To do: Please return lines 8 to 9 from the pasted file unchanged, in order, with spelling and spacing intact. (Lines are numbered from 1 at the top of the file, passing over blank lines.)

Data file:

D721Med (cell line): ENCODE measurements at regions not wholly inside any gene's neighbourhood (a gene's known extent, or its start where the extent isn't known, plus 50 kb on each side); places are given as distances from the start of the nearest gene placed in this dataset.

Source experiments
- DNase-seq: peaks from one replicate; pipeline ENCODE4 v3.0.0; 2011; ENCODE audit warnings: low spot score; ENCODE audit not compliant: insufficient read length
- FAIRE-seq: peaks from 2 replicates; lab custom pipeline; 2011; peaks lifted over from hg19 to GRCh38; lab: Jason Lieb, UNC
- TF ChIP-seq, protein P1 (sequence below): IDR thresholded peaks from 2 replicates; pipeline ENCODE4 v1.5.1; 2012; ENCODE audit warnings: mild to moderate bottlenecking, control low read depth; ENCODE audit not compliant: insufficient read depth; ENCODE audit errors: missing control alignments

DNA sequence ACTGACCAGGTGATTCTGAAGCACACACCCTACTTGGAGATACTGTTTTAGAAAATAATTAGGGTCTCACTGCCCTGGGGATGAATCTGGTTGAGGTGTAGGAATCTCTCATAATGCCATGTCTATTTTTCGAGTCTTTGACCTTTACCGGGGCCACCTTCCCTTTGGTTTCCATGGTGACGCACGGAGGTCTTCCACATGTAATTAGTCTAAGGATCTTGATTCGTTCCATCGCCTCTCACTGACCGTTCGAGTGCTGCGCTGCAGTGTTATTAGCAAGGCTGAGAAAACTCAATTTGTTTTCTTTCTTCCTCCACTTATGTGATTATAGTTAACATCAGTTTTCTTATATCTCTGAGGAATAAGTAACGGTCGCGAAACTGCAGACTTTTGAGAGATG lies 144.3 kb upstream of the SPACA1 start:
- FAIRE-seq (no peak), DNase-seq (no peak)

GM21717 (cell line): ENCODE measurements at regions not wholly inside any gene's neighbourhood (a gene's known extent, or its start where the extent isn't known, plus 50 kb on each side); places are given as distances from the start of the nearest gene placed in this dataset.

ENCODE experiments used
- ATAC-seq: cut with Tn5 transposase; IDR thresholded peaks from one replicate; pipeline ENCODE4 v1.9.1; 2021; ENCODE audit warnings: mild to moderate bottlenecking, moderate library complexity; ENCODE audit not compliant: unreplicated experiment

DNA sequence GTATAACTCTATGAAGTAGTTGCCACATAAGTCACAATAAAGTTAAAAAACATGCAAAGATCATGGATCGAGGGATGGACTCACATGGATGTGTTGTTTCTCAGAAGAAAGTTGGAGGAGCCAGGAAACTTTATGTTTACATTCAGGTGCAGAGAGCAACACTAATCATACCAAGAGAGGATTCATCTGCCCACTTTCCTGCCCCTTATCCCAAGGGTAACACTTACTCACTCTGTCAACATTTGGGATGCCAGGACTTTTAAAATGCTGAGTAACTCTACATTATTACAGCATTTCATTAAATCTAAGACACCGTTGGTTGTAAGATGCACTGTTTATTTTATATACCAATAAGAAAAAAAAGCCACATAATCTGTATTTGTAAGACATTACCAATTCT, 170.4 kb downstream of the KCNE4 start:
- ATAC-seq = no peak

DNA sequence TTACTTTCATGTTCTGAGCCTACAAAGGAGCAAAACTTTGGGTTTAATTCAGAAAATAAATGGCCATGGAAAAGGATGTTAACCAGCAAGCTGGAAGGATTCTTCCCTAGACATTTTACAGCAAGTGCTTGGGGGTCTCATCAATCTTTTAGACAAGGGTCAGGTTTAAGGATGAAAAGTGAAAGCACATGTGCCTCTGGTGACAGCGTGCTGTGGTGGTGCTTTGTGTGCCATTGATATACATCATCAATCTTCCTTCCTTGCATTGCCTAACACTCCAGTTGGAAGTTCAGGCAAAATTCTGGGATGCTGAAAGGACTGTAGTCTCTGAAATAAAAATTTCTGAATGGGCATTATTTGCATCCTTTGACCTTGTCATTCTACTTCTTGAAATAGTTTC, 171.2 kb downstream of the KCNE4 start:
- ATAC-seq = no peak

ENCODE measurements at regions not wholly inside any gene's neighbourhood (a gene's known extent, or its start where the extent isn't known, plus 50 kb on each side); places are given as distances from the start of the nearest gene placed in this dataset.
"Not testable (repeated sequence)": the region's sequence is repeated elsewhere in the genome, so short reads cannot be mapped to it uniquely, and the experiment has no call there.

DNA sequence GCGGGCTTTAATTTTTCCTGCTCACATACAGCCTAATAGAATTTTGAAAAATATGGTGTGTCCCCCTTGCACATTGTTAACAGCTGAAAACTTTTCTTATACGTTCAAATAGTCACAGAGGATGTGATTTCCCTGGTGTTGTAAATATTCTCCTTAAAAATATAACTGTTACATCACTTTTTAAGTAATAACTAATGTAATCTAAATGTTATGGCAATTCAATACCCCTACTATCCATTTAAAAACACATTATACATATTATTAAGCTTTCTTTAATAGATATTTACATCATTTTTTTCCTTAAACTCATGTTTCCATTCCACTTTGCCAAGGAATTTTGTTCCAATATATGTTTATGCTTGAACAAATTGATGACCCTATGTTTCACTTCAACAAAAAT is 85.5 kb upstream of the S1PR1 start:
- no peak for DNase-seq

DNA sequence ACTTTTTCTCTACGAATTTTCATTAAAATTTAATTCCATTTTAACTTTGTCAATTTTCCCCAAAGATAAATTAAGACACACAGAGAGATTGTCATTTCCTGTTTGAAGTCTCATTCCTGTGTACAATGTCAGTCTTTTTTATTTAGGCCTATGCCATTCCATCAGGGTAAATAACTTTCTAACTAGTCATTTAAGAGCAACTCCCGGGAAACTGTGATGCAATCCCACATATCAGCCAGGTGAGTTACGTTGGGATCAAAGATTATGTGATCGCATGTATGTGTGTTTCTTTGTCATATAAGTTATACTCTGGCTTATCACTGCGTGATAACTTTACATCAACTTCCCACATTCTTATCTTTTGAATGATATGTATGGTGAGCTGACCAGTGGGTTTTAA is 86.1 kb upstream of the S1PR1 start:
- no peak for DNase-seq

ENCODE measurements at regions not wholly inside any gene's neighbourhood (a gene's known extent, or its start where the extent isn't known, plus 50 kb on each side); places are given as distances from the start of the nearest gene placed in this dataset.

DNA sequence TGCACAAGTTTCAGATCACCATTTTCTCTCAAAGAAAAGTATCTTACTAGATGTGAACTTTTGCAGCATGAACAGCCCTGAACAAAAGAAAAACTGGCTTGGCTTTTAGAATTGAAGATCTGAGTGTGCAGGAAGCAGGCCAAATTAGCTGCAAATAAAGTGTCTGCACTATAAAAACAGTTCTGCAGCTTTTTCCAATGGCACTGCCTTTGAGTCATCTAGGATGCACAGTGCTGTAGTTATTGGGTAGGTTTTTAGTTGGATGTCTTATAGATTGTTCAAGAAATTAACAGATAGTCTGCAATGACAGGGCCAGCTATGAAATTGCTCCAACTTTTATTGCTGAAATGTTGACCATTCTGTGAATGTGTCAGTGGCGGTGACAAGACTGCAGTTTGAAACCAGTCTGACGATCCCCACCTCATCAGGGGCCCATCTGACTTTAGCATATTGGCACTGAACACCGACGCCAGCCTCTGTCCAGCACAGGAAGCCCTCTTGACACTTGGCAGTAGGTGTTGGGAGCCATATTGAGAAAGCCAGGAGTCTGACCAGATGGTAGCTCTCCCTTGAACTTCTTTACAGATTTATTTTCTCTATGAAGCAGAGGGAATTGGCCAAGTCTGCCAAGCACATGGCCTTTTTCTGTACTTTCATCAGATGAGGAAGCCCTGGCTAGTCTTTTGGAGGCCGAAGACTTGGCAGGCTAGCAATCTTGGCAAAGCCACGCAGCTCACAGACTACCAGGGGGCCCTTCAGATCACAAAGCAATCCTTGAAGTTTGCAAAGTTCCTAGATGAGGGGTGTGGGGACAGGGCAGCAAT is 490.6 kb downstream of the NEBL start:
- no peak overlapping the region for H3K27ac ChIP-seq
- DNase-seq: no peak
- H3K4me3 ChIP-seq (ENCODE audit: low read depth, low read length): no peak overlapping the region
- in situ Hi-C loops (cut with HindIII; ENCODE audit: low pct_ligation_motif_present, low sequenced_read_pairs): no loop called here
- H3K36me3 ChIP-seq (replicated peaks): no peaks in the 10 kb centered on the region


GM21717 (cell line): ENCODE measurements at regions not wholly inside any gene's neighbourhood (a gene's known extent, or its start where the extent isn't known, plus 50 kb on each side); places are given as distances from the start of the nearest gene placed in this dataset.

ENCODE experiments used